Just spent the better part of the afternoon searching and trying the various tweaks recommended to make CS6 video editing programs usable. No luck.
Efficiency of these programs has tanked since CS5.5 so now I wait to see if and then there will be an update to at least make these apps work as good as they have in the prior iteration. IF they work for you, great. I'm really glad for you that you don't face the same frustration so many others , including myself are facing.
Both my test machines are Macs, both run Mountain Lion.
MacPro with 10 gigs of RAM and...
MacbookPro with 16gigs RAM
Both look to render a 5 minute movie in over two hours without any additional plugins or special effects. Basically a simple screen shot movie and an Audition wav file as the voice over for an instructional movie to help some seniors with Photoshop.
Regardless, just opened the same two files as a new project in AE 5.5 and... well... it works. there is no minutes of delay when scrubbing the timeline and now I have something usable.
But the frustration that a product woudl be released (CS6) in such a poor state is , well.... (fill in the blanks)
So, my question is ; is there word on Adobe fixing and acknowledging this problem?
I am really happy that it works for you. Seriously, though more than pissed that it does not work (after effects and premiere) for myself as well as others.
Seek support? What, with some foreign call center? I sought support by searching online for others that noted similar issued and made the various changes recommended. Then I tried AE in cs5.5 and it is usable.
Note I also tested (as noted) on a different Mac, brand new, close to no other software installed and the same poor conditions were present. I guess for my copy of Master Suite I get a working version of PS, Illstr, inDesign and DW... but the video editing programs are crap, at least in my configurations (Early 2009 MacPro and 2012 Retina MBP).
I just did a quick retest and here are the results (see screen shot). Simple two layer Comp, one a sound file and the other a screen grab. 6 minutes long.
Render time CS6 : > 24 hours
If your render times are this far off then you've got something fouled up in the memory and processing settings. Complete system specs would help. In most cases MP turned off is the way to go. It looks like your machine is being starved somewhere.
I'm actually beating most of my CS5 render times with CS6 on Mountain Lion.
Model Name: Mac Pro
Model Identifier: MacPro3,1
Processor Name: Quad-Core Intel Xeon
Processor Speed: 2.8 GHz
Number of Processors: 2
Total Number of Cores: 8
L2 Cache (per Processor): 12 MB
Memory: 10 GB
Bus Speed: 1.6 GHz
Boot ROM Version: MP31.006C.B05
SMC Version (system): 1.25f4
Serial Number (system): xxxxx
Hardware UUID: CFA203C3-E8F5-58F0-9B07-58045B5573F5
But remember the new retina MBP was just as poor. I'll retest and post results of the same render test ...
ok, here's a review from the MBP:
Create new AE proj , HDV import 1 mov and 1 wav file.
6 min long time to render 40 hours plus....
Model Name: MacBook Pro
Model Identifier: MacBookPro10,1
Processor Name: Intel Core i7
Processor Speed: 2.6 GHz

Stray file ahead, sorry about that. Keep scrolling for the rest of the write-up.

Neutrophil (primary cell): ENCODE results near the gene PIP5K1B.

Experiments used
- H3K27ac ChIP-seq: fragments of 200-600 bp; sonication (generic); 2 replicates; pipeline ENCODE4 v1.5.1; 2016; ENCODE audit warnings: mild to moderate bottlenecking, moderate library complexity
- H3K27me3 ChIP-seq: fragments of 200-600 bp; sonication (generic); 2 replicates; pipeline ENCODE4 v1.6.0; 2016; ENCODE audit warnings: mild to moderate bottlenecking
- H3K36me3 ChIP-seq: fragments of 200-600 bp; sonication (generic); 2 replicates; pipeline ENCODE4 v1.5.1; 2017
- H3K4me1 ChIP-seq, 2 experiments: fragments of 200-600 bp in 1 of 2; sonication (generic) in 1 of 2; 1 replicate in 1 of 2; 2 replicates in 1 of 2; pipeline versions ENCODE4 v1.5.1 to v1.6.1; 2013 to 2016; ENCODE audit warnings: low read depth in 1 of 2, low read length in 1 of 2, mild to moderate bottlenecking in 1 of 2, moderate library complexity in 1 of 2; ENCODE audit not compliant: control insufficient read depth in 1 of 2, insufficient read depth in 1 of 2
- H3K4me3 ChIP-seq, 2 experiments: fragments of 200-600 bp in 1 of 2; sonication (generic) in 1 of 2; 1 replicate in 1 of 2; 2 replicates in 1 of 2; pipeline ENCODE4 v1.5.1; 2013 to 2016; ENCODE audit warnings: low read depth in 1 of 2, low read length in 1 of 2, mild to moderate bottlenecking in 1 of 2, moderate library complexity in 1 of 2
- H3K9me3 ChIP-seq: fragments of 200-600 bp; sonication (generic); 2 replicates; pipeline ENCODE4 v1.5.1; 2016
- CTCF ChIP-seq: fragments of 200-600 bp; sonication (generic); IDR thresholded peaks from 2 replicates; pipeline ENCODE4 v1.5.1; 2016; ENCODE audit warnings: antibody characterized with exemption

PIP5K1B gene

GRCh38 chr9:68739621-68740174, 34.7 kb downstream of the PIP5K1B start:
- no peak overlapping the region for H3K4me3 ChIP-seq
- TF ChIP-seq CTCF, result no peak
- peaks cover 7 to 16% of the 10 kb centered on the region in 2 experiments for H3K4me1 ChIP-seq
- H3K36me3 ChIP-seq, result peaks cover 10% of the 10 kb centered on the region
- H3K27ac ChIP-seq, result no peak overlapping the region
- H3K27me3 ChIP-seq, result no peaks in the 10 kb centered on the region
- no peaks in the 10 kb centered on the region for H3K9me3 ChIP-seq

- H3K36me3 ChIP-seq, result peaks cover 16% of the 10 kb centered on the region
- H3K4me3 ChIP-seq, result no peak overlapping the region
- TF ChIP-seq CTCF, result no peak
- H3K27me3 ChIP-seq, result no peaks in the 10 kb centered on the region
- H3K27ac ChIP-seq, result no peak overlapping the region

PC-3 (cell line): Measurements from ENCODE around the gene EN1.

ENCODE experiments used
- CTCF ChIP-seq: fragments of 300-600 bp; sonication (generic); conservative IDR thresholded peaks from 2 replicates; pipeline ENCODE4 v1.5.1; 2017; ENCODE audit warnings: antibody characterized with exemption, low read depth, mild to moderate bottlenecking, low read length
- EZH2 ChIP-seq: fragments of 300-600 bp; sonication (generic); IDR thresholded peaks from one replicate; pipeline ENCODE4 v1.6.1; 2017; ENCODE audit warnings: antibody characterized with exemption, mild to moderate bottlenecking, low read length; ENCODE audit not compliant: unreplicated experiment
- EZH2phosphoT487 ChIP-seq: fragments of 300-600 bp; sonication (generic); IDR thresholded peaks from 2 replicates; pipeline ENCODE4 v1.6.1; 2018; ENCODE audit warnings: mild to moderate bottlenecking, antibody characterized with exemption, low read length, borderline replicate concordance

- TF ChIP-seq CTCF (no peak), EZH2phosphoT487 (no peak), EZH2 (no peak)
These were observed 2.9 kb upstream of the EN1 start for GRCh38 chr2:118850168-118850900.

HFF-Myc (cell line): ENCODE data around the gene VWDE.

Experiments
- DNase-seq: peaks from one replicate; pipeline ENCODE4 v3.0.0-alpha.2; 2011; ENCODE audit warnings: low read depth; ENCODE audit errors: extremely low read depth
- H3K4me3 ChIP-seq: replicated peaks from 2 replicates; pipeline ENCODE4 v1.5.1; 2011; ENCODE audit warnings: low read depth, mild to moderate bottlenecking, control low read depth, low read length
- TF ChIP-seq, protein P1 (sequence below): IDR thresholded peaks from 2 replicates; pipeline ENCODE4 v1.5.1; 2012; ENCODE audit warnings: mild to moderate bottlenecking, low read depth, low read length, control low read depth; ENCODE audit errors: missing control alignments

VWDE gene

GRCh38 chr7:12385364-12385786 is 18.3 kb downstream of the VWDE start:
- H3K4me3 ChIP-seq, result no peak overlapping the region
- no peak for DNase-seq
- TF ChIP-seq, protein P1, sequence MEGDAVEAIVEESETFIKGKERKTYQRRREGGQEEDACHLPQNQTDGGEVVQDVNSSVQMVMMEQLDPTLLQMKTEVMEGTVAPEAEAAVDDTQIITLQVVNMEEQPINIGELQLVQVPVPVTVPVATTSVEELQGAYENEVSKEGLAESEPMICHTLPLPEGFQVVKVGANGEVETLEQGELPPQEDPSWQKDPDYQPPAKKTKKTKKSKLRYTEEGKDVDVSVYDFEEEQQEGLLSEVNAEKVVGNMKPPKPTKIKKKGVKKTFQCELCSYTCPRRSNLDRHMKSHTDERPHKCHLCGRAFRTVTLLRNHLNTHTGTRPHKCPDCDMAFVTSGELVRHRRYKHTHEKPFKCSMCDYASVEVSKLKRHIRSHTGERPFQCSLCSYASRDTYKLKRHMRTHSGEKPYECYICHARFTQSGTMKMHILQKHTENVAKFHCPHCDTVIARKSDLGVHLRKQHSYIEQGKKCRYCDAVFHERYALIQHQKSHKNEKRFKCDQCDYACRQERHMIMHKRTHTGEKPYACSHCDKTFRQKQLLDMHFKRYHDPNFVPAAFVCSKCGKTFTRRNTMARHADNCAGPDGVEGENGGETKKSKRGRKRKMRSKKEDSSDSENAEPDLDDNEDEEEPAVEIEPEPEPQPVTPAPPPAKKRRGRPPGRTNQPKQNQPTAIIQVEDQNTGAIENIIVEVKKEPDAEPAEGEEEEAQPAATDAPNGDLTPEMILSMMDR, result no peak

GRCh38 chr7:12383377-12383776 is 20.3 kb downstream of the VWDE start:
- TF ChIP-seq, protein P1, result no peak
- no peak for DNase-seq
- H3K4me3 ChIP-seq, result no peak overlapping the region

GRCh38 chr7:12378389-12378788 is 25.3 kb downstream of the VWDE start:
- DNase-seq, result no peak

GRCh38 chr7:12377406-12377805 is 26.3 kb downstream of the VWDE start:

Number of Processors: 1
Total Number of Cores: 4
L2 Cache (per Core): 256 KB
L3 Cache: 6 MB
Memory: 16 GB
Boot ROM Version: MBP101.00EE.B00
SMC Version (system): 2.3f32
Serial Number (system): (Removed by Moderator)
Hardware UUID: (Removed by Moderator)
Message was edited by: Andrew Yoole - removed personal info from stats
New test this morning provides insight into the problem...
Source files in original test are video from the screen recording software Screenflick (latest version). Compression on export using the default H.264 to .mov file.
Today I exported using a different Compressor (MPEG-4 from same App) to .mov file.
Replace in CS6 AE project and render using defaults - New render time 14 minutes.
Retest CS5.5 AE using same files - Render time estimated to be the same.
Conclusion: H.264 from Screenflick creates issues in AE CS6 though not in AE CS5.5
Consideration: Does AE CS6 have issues with other H.264 compressed files or is there something unique about those created from Screenflick?
You should never consider an H264 codec for use in the production pipeline. It's processor intensive, comes in a bunch of varieties, and It's terrible at introducing compression artifacts. Many DSLR's use H264 as an acquisition codec. I always, and I mean always, transcode these files to a 10 bit lossless production codec before any production takes place. When I do screen recordings I always have ScreenFlow set to Uncompressed. Sure, it uses up a bunch of drive space but it's so much easier to deal with.
I also use screenflow. And, as a general rule Adobe employee, Todd Kopriva recommends that people use Adobe Media Encoder for H.264 encoding or anything else going to the Web or mobile devices. Check this post by Andrew Yoole:
Jun 8, 2012 6:34 PM in reply to pkaracas
As the other guys have said, don't use AE to render using temporal codecs. Temporal codecs like H264 rely on storing partial frames based on earlier information. AE renders and encodes one frame at a time, so most of the efficiency of a codec like H264 is lost. The result is that you get much lower overall quality from an AE h.264 render than if you were to encode it externally.
Adobe Media Encoder or Quicktime 7 will encode great quality H.264 files.
Also, AME has a lot of convenient features like encoding presets for common web services and devices.